Dr. Pervez Amirali Hoodbhoy, renowned nuclear physicist, mathematician and distinguished professor, delivered a talk on ‘Quantum Computing’ at Information Technology University. During the talk, he discussed the basic principles and applications of Quantum Computing, as well as its use in information and information processing.
Dr. Hoodbhoy is a nuclear physicist, professor and national security analyst. He has undergraduate degrees in electrical engineering and mathematics, a master’s in solid state physics, and a PhD degree in nuclear physics from the Massachusetts Institute of Technology (MIT). He was a faculty member at the Quaid-e-Azam University Physics department for 40 years and is currently a professor of Physics and Mathematics at Forman Christian College University. He has been the recipient of numerous prizes including the IEEE Baker Award for Electronics (1968), the Abdus Salam Prize for Mathematics (1984), the UNESCO Kalinga Prize for the popularization of science (2003), the Joseph A. Burton Award (2010) from the American Physical Society and the Jean Mayer Award from Tufts University. In 2011, he was included in the list of the 100 most influential global thinkers by Foreign Policy magazine.
Dr. Pervez Hoodbhoy said that quantum mechanics is one of the most obtuse branches of Physics and even Albert Einstein tried to disprove it but quantum mechanics is real and it is necessary to understand life. Using it, we can learn about the behaviour of matter at an atomic and subatomic level, including the reason why hydrogen atoms don’t collapse.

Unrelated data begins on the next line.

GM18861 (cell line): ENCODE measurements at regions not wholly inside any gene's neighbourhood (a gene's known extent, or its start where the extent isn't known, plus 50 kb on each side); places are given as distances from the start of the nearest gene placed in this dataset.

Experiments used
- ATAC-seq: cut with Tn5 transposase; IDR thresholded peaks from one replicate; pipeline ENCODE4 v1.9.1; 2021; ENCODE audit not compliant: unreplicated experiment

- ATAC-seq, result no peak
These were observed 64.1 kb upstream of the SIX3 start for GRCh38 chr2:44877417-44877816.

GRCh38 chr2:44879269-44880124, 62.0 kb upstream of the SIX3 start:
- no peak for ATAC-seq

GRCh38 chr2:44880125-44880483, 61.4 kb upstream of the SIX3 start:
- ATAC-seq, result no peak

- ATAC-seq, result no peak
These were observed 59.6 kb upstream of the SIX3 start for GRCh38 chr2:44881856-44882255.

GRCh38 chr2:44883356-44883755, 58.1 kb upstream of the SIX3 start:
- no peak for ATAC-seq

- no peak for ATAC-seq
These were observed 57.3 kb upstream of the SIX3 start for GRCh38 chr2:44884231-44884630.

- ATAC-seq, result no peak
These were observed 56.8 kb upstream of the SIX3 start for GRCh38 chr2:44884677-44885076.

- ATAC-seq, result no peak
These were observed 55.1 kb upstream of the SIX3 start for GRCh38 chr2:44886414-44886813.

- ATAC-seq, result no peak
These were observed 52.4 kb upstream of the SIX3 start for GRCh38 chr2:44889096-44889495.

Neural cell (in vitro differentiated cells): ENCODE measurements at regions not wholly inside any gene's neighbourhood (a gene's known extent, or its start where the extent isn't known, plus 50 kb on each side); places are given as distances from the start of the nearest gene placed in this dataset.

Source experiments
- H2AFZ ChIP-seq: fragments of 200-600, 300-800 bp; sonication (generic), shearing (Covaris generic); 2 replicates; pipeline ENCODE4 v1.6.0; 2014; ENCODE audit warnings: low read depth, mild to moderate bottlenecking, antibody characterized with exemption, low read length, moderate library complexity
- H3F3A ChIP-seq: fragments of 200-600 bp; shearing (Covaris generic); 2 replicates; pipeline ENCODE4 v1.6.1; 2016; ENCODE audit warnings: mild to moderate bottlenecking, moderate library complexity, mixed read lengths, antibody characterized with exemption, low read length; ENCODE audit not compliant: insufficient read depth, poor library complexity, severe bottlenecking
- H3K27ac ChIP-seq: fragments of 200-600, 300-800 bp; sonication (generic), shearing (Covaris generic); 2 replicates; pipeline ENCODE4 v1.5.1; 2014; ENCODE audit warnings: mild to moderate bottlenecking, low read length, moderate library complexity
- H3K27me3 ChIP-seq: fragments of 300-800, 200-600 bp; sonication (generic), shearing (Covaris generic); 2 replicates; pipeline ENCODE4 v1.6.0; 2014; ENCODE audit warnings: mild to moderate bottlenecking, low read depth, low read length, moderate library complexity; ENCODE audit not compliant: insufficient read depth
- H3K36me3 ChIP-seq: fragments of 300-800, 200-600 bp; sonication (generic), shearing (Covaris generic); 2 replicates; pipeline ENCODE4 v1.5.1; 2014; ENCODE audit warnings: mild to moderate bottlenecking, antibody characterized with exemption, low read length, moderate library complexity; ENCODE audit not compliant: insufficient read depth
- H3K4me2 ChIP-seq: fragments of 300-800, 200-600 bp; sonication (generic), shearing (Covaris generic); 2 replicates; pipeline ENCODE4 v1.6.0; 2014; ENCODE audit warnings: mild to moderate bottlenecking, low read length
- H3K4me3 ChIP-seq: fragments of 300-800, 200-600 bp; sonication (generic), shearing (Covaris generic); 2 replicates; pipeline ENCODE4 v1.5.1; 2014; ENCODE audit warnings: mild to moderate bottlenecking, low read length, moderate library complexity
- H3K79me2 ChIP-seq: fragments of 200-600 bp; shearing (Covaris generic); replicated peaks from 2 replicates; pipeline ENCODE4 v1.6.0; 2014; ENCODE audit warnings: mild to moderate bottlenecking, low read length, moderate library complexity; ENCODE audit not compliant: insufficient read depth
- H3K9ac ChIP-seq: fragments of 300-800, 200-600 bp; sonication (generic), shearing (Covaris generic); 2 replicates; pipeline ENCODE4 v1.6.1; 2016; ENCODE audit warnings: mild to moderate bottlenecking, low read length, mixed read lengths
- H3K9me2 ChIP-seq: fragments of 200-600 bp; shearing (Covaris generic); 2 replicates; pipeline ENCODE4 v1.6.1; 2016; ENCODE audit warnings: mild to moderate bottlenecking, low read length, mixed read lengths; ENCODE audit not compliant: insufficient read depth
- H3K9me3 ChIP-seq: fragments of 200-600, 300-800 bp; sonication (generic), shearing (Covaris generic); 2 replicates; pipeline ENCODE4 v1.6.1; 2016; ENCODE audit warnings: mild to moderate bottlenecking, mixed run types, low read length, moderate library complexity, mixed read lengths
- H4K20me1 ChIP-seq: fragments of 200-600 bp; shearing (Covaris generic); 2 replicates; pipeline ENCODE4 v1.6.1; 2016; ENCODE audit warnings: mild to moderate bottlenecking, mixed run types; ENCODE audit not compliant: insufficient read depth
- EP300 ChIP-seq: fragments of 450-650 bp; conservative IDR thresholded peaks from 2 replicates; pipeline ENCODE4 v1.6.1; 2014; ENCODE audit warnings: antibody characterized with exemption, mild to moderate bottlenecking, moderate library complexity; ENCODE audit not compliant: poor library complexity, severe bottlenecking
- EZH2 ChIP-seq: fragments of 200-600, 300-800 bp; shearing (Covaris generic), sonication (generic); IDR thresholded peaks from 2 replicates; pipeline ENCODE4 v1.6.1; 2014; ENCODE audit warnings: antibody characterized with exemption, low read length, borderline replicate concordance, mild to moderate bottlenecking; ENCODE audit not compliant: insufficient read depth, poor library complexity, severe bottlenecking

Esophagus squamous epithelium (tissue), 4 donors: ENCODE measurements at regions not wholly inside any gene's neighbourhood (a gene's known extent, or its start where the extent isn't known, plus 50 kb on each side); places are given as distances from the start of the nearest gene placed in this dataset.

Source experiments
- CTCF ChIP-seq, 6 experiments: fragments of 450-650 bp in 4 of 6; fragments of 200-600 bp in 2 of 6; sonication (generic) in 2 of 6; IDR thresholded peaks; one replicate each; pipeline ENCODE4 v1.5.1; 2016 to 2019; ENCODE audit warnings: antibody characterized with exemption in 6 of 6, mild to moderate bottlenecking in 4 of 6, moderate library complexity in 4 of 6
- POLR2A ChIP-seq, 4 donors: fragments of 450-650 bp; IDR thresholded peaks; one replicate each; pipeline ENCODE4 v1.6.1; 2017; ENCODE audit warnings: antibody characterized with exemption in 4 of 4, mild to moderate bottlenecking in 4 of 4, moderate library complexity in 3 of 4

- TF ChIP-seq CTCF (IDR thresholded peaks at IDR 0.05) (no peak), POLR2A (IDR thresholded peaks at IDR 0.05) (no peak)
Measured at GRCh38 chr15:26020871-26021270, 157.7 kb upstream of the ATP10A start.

Explaining quantum mechanics, Dr. Hoodbhoy commented that the Second Law of Thermodynamics can’t be broken. The law states that in an isolated system, entropy can’t be diminished. However, Maxwell’s Demon theoretically defies the Second Law of Thermodynamics and suggests that the entropy of the system is reduced and energy can be derived from it. The moral of the story is that information converts to energy. So quantum mechanics has huge implications for information and information processing.
During his talk, Dr. Hoodbhoy said that quantum computing is basically using these laws of quantum mechanics to process information. Classical computers that are available these days are slow because they are sequential and in contrast, quantum computers can carry out billions of times more computations than normal computers. We can write algorithms for quantum computers that are asymptotically faster than the best algorithms possible for classical computers. This is because quantum computers make direct use of quantum-mechanical phenomena such superposition and entanglement.
Large scale quantum information processors might seem difficult to make at the moment but they are possible. In fact, serious prototypes for quantum communication already exist but more work is needed. According to Dr. Hoodbhoy, the commercial production of quantum computers is at least 20 years away. However, the advantages of quantum computing are endless and are limited only by our imagination. We seem to be on the brink of a quantum revolution that might shepherd in a new golden age.